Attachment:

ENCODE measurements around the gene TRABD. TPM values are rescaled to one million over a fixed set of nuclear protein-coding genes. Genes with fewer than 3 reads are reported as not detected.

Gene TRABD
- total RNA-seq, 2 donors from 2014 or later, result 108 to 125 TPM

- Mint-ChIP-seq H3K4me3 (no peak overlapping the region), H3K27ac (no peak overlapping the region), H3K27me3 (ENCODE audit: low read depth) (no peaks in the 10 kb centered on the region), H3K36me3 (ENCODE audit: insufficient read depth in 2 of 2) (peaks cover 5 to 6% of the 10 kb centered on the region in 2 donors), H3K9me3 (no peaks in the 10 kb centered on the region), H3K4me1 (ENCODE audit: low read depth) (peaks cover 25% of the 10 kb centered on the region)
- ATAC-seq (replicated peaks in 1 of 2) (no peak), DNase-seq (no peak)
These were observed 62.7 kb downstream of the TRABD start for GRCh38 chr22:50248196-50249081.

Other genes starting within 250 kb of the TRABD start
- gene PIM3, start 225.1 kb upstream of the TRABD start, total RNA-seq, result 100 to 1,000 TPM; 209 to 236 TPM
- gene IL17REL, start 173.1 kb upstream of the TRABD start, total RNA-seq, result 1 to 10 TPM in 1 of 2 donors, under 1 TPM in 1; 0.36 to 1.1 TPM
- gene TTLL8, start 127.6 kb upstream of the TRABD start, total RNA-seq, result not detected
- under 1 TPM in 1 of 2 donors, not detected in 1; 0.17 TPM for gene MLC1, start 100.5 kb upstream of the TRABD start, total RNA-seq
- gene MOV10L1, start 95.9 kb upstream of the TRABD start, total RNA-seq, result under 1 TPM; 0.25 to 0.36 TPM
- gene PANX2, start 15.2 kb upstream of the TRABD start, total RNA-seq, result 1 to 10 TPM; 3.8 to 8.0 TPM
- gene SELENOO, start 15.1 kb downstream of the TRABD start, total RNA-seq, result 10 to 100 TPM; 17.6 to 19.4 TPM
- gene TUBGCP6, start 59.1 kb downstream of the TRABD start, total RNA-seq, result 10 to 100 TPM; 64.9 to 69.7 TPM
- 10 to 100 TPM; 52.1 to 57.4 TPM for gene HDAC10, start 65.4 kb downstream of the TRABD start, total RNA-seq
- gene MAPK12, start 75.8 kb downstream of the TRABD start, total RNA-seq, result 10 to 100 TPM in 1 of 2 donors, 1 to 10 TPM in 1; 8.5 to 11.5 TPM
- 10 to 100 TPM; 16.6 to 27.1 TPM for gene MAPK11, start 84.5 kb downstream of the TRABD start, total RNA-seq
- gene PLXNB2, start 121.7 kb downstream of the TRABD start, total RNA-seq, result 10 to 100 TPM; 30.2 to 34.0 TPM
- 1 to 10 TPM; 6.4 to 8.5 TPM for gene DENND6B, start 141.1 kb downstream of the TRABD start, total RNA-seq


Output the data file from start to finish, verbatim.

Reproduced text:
ENCODE measurements around the gene TRABD. TPM values are rescaled to one million over a fixed set of nuclear protein-coding genes. Genes with fewer than 3 reads are reported as not detected.

Gene TRABD
- total RNA-seq, 2 donors from 2014 or later, result 108 to 125 TPM

- Mint-ChIP-seq H3K4me3 (no peak overlapping the region), H3K27ac (no peak overlapping the region), H3K27me3 (ENCODE audit: low read depth) (no peaks in the 10 kb centered on the region), H3K36me3 (ENCODE audit: insufficient read depth in 2 of 2) (peaks cover 5 to 6% of the 10 kb centered on the region in 2 donors), H3K9me3 (no peaks in the 10 kb centered on the region), H3K4me1 (ENCODE audit: low read depth) (peaks cover 25% of the 10 kb centered on the region)
- ATAC-seq (replicated peaks in 1 of 2) (no peak), DNase-seq (no peak)
These were observed 62.7 kb downstream of the TRABD start for GRCh38 chr22:50248196-50249081.

Other genes starting within 250 kb of the TRABD start
- gene PIM3, start 225.1 kb upstream of the TRABD start, total RNA-seq, result 100 to 1,000 TPM; 209 to 236 TPM
- gene IL17REL, start 173.1 kb upstream of the TRABD start, total RNA-seq, result 1 to 10 TPM in 1 of 2 donors, under 1 TPM in 1; 0.36 to 1.1 TPM
- gene TTLL8, start 127.6 kb upstream of the TRABD start, total RNA-seq, result not detected
- under 1 TPM in 1 of 2 donors, not detected in 1; 0.17 TPM for gene MLC1, start 100.5 kb upstream of the TRABD start, total RNA-seq
- gene MOV10L1, start 95.9 kb upstream of the TRABD start, total RNA-seq, result under 1 TPM; 0.25 to 0.36 TPM
- gene PANX2, start 15.2 kb upstream of the TRABD start, total RNA-seq, result 1 to 10 TPM; 3.8 to 8.0 TPM
- gene SELENOO, start 15.1 kb downstream of the TRABD start, total RNA-seq, result 10 to 100 TPM; 17.6 to 19.4 TPM
- gene TUBGCP6, start 59.1 kb downstream of the TRABD start, total RNA-seq, result 10 to 100 TPM; 64.9 to 69.7 TPM
- 10 to 100 TPM; 52.1 to 57.4 TPM for gene HDAC10, start 65.4 kb downstream of the TRABD start, total RNA-seq
- gene MAPK12, start 75.8 kb downstream of the TRABD start, total RNA-seq, result 10 to 100 TPM in 1 of 2 donors, 1 to 10 TPM in 1; 8.5 to 11.5 TPM
- 10 to 100 TPM; 16.6 to 27.1 TPM for gene MAPK11, start 84.5 kb downstream of the TRABD start, total RNA-seq
- gene PLXNB2, start 121.7 kb downstream of the TRABD start, total RNA-seq, result 10 to 100 TPM; 30.2 to 34.0 TPM
- 1 to 10 TPM; 6.4 to 8.5 TPM for gene DENND6B, start 141.1 kb downstream of the TRABD start, total RNA-seq